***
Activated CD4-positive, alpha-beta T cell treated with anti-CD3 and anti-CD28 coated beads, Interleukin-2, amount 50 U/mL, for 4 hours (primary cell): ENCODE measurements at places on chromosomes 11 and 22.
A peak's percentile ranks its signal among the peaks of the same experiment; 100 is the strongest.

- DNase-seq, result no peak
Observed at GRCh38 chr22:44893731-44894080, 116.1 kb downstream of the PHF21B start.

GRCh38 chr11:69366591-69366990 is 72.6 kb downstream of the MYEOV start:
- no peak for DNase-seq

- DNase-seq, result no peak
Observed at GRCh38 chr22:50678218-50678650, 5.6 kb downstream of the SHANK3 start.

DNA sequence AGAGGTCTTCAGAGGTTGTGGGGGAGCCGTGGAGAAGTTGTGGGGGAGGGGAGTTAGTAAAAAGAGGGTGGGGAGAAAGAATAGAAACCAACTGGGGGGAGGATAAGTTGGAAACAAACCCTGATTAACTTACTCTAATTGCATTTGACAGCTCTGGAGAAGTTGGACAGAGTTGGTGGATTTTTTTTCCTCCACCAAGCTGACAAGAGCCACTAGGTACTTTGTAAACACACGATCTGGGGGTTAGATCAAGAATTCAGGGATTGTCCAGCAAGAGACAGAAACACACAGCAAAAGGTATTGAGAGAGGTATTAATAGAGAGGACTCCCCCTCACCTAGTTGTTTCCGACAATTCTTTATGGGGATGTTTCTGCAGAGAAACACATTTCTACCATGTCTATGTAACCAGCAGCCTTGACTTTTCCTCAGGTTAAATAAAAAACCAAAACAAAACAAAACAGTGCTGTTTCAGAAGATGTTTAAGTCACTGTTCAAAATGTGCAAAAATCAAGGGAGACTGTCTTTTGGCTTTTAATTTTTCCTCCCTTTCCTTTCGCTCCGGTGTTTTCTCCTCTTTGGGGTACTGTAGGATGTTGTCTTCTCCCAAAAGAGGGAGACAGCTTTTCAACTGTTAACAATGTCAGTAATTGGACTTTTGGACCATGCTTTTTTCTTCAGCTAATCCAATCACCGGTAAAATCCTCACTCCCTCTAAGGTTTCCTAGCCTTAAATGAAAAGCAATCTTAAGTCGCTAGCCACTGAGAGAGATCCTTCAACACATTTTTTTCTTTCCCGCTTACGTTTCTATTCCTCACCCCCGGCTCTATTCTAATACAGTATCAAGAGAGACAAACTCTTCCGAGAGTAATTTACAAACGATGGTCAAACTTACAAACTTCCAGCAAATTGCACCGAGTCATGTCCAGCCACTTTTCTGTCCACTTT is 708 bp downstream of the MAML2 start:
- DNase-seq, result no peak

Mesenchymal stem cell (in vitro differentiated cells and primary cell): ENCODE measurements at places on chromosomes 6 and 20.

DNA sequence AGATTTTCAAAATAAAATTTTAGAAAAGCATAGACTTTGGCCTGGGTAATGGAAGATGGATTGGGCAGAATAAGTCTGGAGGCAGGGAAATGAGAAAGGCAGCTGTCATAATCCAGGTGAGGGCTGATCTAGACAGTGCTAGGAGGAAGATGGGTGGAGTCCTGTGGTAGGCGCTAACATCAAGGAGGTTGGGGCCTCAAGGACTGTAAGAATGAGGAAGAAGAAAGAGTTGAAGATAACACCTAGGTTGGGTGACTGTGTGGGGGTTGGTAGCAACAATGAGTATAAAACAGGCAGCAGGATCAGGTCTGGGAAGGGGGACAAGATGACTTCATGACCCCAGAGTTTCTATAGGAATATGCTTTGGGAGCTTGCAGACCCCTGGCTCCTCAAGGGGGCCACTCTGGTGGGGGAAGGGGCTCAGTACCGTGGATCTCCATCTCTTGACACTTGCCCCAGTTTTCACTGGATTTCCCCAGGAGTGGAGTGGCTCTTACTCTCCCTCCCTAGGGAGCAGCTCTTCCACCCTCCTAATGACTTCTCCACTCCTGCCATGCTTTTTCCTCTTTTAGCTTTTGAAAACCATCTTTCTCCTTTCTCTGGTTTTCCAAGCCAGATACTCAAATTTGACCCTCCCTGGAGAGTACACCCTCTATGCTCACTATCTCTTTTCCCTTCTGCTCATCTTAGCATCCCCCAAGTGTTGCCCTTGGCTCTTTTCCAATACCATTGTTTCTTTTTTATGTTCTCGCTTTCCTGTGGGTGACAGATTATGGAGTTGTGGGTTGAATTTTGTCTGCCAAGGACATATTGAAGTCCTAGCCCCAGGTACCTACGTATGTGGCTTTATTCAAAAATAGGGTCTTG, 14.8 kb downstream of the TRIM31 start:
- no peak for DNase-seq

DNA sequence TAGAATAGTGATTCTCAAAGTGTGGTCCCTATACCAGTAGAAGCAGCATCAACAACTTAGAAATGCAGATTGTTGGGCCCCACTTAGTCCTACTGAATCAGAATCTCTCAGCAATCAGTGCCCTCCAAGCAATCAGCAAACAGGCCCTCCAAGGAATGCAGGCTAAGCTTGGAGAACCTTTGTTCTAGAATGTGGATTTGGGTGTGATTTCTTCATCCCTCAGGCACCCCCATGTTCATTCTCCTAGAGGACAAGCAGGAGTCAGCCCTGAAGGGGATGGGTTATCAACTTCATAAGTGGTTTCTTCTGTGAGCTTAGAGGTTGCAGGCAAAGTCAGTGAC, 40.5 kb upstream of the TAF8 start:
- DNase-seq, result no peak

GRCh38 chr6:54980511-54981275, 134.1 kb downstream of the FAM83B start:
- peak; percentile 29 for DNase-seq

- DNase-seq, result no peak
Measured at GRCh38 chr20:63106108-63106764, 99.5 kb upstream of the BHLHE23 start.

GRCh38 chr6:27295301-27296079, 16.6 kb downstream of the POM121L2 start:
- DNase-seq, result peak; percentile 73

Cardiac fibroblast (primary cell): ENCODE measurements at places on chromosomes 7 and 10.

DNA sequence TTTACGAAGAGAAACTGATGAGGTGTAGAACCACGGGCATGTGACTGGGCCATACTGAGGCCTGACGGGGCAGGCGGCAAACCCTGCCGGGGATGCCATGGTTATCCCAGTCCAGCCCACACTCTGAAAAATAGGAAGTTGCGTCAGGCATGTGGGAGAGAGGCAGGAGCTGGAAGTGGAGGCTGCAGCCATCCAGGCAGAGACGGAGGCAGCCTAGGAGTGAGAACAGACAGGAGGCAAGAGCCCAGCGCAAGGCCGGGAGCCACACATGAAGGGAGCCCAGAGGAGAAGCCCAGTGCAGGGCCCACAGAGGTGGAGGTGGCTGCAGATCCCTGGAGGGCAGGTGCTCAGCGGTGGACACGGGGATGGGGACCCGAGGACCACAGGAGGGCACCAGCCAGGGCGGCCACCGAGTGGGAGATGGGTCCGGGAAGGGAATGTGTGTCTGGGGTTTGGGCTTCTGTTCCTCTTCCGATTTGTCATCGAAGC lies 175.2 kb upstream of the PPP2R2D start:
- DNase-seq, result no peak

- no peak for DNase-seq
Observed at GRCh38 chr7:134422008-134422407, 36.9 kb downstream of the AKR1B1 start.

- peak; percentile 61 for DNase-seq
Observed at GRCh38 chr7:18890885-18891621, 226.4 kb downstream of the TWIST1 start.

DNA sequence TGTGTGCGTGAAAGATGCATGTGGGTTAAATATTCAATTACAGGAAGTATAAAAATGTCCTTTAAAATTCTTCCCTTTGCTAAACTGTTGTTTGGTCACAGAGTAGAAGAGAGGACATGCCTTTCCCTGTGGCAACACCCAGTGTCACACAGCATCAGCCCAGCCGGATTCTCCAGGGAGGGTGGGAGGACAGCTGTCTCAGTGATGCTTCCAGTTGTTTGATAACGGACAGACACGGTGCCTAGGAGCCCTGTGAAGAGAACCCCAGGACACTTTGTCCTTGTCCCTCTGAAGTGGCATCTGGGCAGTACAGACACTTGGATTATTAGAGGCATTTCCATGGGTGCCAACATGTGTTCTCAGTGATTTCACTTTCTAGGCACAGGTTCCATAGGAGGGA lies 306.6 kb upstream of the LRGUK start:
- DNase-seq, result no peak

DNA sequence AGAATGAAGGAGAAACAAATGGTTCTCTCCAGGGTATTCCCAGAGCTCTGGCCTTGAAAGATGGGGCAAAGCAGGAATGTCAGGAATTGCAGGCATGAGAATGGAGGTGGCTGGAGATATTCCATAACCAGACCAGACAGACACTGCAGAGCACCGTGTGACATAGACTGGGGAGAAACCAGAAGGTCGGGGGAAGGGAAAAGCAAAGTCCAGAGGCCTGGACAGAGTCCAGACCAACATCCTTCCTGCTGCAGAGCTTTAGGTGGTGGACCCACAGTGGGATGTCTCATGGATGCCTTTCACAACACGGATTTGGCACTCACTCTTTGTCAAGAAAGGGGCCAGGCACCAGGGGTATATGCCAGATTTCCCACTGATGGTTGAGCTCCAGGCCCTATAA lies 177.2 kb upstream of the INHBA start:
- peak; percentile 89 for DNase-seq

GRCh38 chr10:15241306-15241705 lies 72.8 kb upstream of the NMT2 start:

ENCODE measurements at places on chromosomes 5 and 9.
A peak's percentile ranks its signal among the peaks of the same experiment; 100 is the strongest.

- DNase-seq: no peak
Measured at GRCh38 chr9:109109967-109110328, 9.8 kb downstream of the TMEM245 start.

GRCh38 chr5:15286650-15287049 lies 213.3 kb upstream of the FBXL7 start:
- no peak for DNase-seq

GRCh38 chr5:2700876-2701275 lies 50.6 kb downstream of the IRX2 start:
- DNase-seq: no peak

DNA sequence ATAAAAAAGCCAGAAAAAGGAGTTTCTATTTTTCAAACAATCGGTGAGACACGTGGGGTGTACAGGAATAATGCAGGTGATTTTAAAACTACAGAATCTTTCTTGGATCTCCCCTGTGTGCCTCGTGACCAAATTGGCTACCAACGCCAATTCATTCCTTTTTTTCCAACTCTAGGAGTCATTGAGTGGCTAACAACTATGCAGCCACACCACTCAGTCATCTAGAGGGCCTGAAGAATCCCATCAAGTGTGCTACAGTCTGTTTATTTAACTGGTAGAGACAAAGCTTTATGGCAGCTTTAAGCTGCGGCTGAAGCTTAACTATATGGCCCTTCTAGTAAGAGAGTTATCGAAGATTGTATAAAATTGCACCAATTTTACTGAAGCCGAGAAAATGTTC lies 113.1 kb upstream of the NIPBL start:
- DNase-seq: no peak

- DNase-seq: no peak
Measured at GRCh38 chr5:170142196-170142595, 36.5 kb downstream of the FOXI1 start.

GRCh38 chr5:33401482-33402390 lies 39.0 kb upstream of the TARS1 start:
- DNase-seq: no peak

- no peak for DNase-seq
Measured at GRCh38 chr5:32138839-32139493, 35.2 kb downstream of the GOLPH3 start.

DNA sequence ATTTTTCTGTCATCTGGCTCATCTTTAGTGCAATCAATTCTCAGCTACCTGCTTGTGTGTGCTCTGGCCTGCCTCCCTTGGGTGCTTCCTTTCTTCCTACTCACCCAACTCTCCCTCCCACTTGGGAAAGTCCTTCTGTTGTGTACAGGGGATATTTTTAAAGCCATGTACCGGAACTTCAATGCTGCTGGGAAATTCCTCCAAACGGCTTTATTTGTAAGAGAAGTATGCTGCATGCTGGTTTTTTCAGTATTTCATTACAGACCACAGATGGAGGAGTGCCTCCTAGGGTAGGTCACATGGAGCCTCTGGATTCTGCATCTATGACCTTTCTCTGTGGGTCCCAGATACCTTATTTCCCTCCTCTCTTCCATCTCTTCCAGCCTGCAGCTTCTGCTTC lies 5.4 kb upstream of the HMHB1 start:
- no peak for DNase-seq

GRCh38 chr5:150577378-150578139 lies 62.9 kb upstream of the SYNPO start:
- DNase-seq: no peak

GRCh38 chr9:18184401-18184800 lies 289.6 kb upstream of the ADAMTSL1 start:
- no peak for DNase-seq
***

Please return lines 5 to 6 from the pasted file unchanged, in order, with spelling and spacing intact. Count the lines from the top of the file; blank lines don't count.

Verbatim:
GRCh38 chr11:69366591-69366990 is 72.6 kb downstream of the MYEOV start:
- no peak for DNase-seq